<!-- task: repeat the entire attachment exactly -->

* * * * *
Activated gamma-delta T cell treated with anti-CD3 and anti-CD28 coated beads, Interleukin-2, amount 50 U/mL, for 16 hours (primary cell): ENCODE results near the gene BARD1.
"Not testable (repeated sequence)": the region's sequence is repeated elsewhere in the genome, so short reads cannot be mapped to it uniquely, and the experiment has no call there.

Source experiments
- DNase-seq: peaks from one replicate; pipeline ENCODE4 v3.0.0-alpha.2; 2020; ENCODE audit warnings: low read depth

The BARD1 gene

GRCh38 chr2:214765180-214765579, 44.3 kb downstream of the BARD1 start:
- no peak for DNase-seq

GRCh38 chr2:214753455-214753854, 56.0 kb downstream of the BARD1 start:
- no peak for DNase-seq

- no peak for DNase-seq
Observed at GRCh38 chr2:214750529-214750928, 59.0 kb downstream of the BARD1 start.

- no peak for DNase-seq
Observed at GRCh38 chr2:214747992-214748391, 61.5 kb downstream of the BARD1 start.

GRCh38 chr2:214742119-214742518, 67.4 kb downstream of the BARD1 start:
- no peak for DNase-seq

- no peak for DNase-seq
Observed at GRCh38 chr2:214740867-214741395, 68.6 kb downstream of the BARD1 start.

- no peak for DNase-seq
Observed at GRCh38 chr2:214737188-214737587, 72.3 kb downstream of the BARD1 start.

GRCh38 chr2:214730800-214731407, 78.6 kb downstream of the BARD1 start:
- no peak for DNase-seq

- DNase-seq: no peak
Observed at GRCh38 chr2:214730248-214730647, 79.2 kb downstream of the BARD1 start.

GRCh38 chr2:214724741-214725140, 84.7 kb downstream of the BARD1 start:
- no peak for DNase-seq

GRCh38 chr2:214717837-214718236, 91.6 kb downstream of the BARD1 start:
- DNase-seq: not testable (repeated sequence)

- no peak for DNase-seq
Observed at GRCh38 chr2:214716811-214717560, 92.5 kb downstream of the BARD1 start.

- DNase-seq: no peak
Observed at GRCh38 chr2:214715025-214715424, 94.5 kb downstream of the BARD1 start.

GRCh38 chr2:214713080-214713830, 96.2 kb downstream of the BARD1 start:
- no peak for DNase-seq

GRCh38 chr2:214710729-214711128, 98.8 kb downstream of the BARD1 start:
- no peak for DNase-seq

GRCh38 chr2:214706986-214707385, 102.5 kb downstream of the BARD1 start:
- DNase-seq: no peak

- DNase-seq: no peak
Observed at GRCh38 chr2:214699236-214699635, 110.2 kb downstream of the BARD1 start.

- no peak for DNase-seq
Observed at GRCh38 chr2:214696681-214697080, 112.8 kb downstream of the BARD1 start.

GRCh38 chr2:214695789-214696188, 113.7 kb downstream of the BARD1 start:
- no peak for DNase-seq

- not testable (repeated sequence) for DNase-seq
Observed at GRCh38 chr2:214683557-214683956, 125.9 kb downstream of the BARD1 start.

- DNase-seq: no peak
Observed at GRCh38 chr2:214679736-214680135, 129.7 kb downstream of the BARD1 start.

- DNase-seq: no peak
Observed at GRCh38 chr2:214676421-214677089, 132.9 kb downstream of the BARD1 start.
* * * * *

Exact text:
Activated gamma-delta T cell treated with anti-CD3 and anti-CD28 coated beads, Interleukin-2, amount 50 U/mL, for 16 hours (primary cell): ENCODE results near the gene BARD1.
"Not testable (repeated sequence)": the region's sequence is repeated elsewhere in the genome, so short reads cannot be mapped to it uniquely, and the experiment has no call there.

Source experiments
- DNase-seq: peaks from one replicate; pipeline ENCODE4 v3.0.0-alpha.2; 2020; ENCODE audit warnings: low read depth

The BARD1 gene

GRCh38 chr2:214765180-214765579, 44.3 kb downstream of the BARD1 start:
- no peak for DNase-seq

GRCh38 chr2:214753455-214753854, 56.0 kb downstream of the BARD1 start:
- no peak for DNase-seq

- no peak for DNase-seq
Observed at GRCh38 chr2:214750529-214750928, 59.0 kb downstream of the BARD1 start.

- no peak for DNase-seq
Observed at GRCh38 chr2:214747992-214748391, 61.5 kb downstream of the BARD1 start.

GRCh38 chr2:214742119-214742518, 67.4 kb downstream of the BARD1 start:
- no peak for DNase-seq

- no peak for DNase-seq
Observed at GRCh38 chr2:214740867-214741395, 68.6 kb downstream of the BARD1 start.

- no peak for DNase-seq
Observed at GRCh38 chr2:214737188-214737587, 72.3 kb downstream of the BARD1 start.

GRCh38 chr2:214730800-214731407, 78.6 kb downstream of the BARD1 start:
- no peak for DNase-seq

- DNase-seq: no peak
Observed at GRCh38 chr2:214730248-214730647, 79.2 kb downstream of the BARD1 start.

GRCh38 chr2:214724741-214725140, 84.7 kb downstream of the BARD1 start:
- no peak for DNase-seq

GRCh38 chr2:214717837-214718236, 91.6 kb downstream of the BARD1 start:
- DNase-seq: not testable (repeated sequence)

- no peak for DNase-seq
Observed at GRCh38 chr2:214716811-214717560, 92.5 kb downstream of the BARD1 start.

- DNase-seq: no peak
Observed at GRCh38 chr2:214715025-214715424, 94.5 kb downstream of the BARD1 start.

GRCh38 chr2:214713080-214713830, 96.2 kb downstream of the BARD1 start:
- no peak for DNase-seq

GRCh38 chr2:214710729-214711128, 98.8 kb downstream of the BARD1 start:
- no peak for DNase-seq

GRCh38 chr2:214706986-214707385, 102.5 kb downstream of the BARD1 start:
- DNase-seq: no peak

- DNase-seq: no peak
Observed at GRCh38 chr2:214699236-214699635, 110.2 kb downstream of the BARD1 start.

- no peak for DNase-seq
Observed at GRCh38 chr2:214696681-214697080, 112.8 kb downstream of the BARD1 start.

GRCh38 chr2:214695789-214696188, 113.7 kb downstream of the BARD1 start:
- no peak for DNase-seq

- not testable (repeated sequence) for DNase-seq
Observed at GRCh38 chr2:214683557-214683956, 125.9 kb downstream of the BARD1 start.

- DNase-seq: no peak
Observed at GRCh38 chr2:214679736-214680135, 129.7 kb downstream of the BARD1 start.

- DNase-seq: no peak
Observed at GRCh38 chr2:214676421-214677089, 132.9 kb downstream of the BARD1 start.